Two-stage cultivations are useful if growth during the production phase is impaired or slow. During the first phase, the cells are maintained in an environment favorable for fast growth and for biomass accumulation, while no or only low amounts of product are produced. This phase is then followed by a second, production phase. In this case, growth of the mutant strains under fermentative conditions is impaired. Hence, an aerobic growth phase was introduced before the culture was shifted to an anaerobic succinate production phase. Cells from mid-exponential aerobic growth were harvested by centrifugation and incubated anaerobically in fresh minimal medium with 4 g/l glucose and 2 g/l carbonate. The anaerobic growth behavior of E. coli MG1655 and the mutants is presented in Fig. 2. While MG1655 continued to grow in the second, anaerobic stage (μ = 0.4 h−1), the cell number of KBM151101 decreased slowly but clearly (Fig. 2). In contrast, the ptsG mutant, SB2, grew after the shift, albeit extremely slow (µ = 0.02 h−1). Growth stopped after about 10 h in the anaerobic phase, but the cell number was not decreasing until the end of the experiment. Notably, the Glf+ derivative, KBM1673, showed an intermediated behavior. Cell numbers of these strains stayed almost constant during the anaerobic phase.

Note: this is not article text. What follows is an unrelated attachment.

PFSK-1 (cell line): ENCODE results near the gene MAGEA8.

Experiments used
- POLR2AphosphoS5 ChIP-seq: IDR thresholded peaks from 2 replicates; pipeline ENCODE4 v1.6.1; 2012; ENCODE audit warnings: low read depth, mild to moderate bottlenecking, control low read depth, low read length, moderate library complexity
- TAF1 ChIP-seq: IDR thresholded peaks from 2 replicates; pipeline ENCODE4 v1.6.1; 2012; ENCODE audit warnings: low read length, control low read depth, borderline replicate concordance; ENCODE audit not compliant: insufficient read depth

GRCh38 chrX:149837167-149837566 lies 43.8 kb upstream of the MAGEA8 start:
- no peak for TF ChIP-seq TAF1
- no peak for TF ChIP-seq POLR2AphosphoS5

Fig. 2
figure 2

Course of biomass concentrations during the anaerobic phase of two-stage cultivation. Shown are biomass measurements for the wild tpye MG1655 (black), KBM151101 (red), SB2 (green) and KBM1673 (blue). Biomass concentration is plotted on a logarythmically scaled axis. At the start of the anaerobic phase, all strains were inoculated to the same cell density (OD420 ~ 2). While MG1655 shows quick anaerobic growth, growth of all mutant strains is strongly impaired. The data shown are derived from one exemplary experiment. At least three repeats have been carried out for all strains amd average data concerning growth rates are given in Table 3